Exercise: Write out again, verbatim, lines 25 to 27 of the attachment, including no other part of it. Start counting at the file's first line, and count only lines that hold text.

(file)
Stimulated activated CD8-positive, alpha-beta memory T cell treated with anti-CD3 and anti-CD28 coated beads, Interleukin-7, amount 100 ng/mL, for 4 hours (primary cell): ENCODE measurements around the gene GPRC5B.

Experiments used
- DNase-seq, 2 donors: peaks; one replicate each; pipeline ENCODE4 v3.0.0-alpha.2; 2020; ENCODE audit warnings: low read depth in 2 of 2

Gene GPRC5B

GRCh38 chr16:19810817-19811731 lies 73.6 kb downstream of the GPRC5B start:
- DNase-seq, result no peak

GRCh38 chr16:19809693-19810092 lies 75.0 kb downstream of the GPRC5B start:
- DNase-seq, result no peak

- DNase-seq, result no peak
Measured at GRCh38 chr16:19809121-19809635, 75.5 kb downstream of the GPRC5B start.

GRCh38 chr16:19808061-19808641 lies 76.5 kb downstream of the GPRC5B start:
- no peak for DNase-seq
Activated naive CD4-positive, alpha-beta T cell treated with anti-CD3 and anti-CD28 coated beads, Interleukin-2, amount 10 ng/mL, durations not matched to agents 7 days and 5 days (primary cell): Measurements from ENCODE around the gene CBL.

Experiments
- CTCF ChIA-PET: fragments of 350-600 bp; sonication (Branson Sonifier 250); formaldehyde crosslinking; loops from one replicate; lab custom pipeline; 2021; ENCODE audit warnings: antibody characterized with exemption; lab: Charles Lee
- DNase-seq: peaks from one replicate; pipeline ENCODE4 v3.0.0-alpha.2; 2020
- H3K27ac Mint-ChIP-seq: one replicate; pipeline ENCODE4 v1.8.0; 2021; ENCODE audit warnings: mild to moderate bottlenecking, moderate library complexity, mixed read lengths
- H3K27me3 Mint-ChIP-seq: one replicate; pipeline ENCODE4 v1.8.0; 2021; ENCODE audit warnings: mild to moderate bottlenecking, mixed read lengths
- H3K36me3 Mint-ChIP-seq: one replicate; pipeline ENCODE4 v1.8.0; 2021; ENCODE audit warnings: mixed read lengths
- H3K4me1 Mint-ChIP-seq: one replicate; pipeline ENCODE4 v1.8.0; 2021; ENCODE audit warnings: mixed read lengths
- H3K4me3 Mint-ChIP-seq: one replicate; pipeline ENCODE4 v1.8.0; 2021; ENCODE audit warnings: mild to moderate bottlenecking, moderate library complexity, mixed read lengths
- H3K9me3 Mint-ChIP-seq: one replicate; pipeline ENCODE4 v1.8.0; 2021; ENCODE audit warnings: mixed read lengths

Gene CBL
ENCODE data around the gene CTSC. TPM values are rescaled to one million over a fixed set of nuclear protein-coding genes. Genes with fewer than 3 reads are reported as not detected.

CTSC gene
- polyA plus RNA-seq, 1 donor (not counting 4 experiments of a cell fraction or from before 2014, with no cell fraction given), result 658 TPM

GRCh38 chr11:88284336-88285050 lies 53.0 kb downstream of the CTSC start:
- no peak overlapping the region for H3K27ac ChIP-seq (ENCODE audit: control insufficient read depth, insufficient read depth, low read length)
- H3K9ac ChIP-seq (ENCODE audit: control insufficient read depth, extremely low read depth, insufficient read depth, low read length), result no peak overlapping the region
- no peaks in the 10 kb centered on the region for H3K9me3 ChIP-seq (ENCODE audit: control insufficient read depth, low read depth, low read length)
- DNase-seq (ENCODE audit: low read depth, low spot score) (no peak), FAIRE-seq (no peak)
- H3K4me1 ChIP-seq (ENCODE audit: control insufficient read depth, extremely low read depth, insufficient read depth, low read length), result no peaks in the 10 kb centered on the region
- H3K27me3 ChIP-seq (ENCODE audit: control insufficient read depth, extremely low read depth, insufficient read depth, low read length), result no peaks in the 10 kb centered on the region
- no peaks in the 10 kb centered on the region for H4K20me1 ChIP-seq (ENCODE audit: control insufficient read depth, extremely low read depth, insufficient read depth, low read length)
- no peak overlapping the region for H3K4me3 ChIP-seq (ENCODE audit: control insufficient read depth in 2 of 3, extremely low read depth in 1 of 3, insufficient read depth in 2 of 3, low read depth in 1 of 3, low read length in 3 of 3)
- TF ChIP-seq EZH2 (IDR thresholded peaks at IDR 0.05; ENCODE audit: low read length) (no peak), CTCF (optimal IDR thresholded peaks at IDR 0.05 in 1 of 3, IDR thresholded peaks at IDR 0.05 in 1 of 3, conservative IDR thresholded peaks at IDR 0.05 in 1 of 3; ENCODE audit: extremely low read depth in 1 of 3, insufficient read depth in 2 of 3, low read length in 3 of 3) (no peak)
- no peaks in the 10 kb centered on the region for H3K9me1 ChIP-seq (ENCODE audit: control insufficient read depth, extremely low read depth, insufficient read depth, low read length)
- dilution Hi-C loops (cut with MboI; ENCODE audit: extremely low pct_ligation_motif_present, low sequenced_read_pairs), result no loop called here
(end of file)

CTSC gene
- polyA plus RNA-seq, 1 donor (not counting 4 experiments of a cell fraction or from before 2014, with no cell fraction given), result 658 TPM

GRCh38 chr11:88284336-88285050 lies 53.0 kb downstream of the CTSC start: